Columbus Blue Jackets hope casinos might fix their money woes

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For a while, casinos seemed like they might have been the “answer” for the Pittsburgh Penguins when they were struggling to keep their team together many moons ago. Now it looks like at least a few people hope that they might help the Columbus Blue Jackets stop their considerable financial bleeding.

The Columbus Dispatch has more on the possible idea.

The Blue Jackets president believes that the casino taxes that will flow to Columbus and Franklin County would be the best fix for the hockey team’s financial woes.

“I think it is the most viable solution, and it wouldn’t require any other money being used,” Mike Priest said today. “But it’s up to the public sector to decide how it wants to use that money.”

Business, government and team officials have been meeting for more than a year to come up with a way to stem the Blue Jackets’ bleeding. The club is losing an estimated $12 million a year in operations.

A 2009 report blamed the team’s arena deal – the Blue Jackets pay $5 million annual rent and lose $4 million to run Nationwide Arena – as the biggest factor in the poor finances.

It’s a pretty simple formula for teams outside of “traditional” markets: if you struggle often enough you’ll probably end up dealing with some cash flow issues. Here are a few more details from the Dispatch.

Local leaders have considered a number of possibilities, from using casino dollars to raising taxes on rental cars, hotel stays and alcoholic beverages, to help support the team. They say that losing the NHL franchise would devastate the Arena District.

Priest said using casino taxes is the most attractive idea so far because the city and county would not have to seek voter approval to use the tax money.

Four casinos, including one along W. Broad Street, are approved to be built in Ohio. A 33 percent state tax on gross casino revenue could generate $24million for Columbus and about $16million for Franklin County, according to Penn National Gaming, the developer of the Columbus casino.

City and county officials said it’s too early to say whether casino taxes will be the solution for the Blue Jackets.

Even if they’re a middling franchise at best, the Blue Jackets still play at least 41 games per year at Nationwide Arena. It makes sense, then, that the region would suffer without that regular draw. The team might not see any of that casino money until 2012, so this is more of a potential long-term situation.

In the mean time, new GM Scott Howson must attempt to put a winning team together. A playoff run or two would certainly improve their money situation – though it won’t necessarily “fix” everything. It’s might be better than banking on a lottery ticket in the form of casino cash, though …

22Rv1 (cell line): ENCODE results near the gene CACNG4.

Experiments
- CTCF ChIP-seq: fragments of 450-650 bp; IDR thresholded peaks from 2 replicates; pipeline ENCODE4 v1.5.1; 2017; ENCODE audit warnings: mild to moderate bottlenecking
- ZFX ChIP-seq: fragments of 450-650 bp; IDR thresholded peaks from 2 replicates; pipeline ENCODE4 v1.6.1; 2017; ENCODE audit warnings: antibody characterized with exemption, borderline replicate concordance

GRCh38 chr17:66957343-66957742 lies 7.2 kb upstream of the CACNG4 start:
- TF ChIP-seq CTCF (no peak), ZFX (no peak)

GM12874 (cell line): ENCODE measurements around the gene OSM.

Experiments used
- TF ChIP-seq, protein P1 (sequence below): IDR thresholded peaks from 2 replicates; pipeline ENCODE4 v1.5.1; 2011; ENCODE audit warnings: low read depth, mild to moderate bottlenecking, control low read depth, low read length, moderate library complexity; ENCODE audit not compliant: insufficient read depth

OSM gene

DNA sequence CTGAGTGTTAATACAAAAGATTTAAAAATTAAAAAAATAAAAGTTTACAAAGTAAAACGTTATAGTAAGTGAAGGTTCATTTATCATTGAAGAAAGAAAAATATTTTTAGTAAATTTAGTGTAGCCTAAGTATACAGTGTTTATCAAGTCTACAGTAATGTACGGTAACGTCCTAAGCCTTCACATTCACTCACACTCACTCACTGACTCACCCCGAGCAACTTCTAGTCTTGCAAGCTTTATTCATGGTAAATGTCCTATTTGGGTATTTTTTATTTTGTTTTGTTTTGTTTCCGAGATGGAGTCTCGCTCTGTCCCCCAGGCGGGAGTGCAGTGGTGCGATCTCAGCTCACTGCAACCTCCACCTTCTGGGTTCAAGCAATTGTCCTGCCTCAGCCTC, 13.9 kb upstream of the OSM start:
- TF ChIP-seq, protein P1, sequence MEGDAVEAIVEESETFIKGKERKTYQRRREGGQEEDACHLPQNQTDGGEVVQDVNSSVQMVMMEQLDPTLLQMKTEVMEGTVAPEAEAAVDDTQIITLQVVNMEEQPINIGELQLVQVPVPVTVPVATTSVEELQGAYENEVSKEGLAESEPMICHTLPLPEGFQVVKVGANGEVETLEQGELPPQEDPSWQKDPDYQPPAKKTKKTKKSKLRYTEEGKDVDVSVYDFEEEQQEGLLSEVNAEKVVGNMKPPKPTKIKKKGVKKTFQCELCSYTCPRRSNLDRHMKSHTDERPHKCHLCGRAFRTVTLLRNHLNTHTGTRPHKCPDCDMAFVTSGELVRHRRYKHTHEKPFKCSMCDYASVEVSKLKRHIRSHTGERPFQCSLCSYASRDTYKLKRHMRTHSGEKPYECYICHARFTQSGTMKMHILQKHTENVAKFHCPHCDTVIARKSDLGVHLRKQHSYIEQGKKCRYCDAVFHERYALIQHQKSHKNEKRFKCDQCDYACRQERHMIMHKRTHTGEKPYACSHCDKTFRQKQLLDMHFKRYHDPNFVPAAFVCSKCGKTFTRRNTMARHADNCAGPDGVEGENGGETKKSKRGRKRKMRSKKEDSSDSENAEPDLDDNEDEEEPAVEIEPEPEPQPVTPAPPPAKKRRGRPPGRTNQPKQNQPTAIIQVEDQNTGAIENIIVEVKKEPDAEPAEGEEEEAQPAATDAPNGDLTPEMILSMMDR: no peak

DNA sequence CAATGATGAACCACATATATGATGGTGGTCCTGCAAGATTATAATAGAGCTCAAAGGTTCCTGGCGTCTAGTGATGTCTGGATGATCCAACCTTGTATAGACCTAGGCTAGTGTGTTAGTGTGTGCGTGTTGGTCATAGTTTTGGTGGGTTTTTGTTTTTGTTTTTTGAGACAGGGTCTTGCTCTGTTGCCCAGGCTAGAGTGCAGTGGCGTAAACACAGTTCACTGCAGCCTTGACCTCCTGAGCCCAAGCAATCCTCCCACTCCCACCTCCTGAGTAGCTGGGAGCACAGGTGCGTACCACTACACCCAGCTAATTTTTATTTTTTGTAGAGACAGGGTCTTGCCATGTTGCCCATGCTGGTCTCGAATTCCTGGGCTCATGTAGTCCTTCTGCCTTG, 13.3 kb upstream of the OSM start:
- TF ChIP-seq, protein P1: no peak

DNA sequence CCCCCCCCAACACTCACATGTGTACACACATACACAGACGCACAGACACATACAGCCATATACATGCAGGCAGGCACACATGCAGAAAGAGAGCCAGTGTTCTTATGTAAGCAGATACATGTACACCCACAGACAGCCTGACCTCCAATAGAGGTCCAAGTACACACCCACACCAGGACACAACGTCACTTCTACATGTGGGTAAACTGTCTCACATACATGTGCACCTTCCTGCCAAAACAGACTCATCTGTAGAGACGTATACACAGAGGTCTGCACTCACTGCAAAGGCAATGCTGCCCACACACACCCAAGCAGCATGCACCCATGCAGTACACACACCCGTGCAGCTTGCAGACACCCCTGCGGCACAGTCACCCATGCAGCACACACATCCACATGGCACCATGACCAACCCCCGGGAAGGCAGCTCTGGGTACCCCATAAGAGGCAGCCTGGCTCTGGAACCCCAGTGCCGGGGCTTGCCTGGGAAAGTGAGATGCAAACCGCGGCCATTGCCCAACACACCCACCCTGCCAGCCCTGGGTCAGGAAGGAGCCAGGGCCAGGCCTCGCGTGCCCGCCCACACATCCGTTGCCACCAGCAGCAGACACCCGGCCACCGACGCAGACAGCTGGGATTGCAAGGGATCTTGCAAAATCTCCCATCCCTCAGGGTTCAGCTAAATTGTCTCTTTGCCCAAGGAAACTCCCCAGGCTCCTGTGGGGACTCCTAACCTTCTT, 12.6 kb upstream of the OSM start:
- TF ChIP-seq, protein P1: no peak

(H/T to Kukla’s Korner.)

There’s ‘a real positive vibe’ in Buffalo, where Eichel will make NHL debut tonight

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Jack Eichel didn’t disappoint in the preseason, finishing with six points in four games, including two shorthanded goals.

Tonight in Buffalo, his NHL career will start for real when the Sabres host the Ottawa Senators in regular-season action.

“It’s something I’ve dreamed of my whole life, stepping foot on that ice and making the NHL,” Eichel said, per “It’s kind of been a whirlwind, but you’re finally playing hockey for a living and everything you’ve done your whole life is to get to this point. It’s pretty special.”

The 18-year-old’s debut was front-page news this morning in Buffalo, where the Sabres have been among the NHL’s worst teams since last making the playoffs in 2010-11.

Eichel front page

Granted, even with the additions of Eichel, Ryan O'Reilly, Evander Kane, Robin Lehner and Cody Franson, expectations for 2015-16 remain modest for the new-look Sabres. Certainly, a spot in the playoffs would count as a surprise.

But for the fans of a team that’s barely possessed the puck the past couple of years, it’s night and day.

“People are excited,” GM Tim Murray said earlier this week. “It’s great. They think we’ve improved, and there’s a real positive vibe, I believe.

“That’s what I said to our coaches, ‘I want everybody to be positive. I’m the only guy in the organization allowed to be negative.’ That’s the way I wanted it. If I’m the most negative guy in the city about the team, that’s pretty good.”

Sutter: Kings weren’t ‘interested’ in checking the Sharks

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Lost in the various controversies (see here and here) of last night’s game in Los Angeles was a pretty dismal performance by the Kings, a team that should’ve been especially motivated to start the season after missing the playoffs last year.

The Kings were hammered, 5-1, by the visiting Sharks. They were outshot, 32-20.

“If you don’t check, you don’t have the puck enough,” said Kings head coach Darryl Sutter. “If you don’t have the puck enough, you can’t score.”

“We were pretty sloppy. Sloppy on our rushes, sloppy in our D-zone,” said forward Dustin Brown. “That’s probably most of it, but the other part is compete – in the corners and making hard plays coming out of our zone, going in. We didn’t play very well.”

Obviously, much credit has to go to the Sharks. Like the Kings, they missed the playoffs last year and came into 2015-16 looking for redemption. But the Sharks haven’t won two Stanley Cups in the last four years, and they weren’t the home team.

“Gotta check,” said Sutter. “You don’t check, you can’t score. We had a lot of guys, especially top guys that weren’t interested in that part of the game.”

The Kings get a visit from the Arizona Coyotes on Friday. If they don’t dominate that team…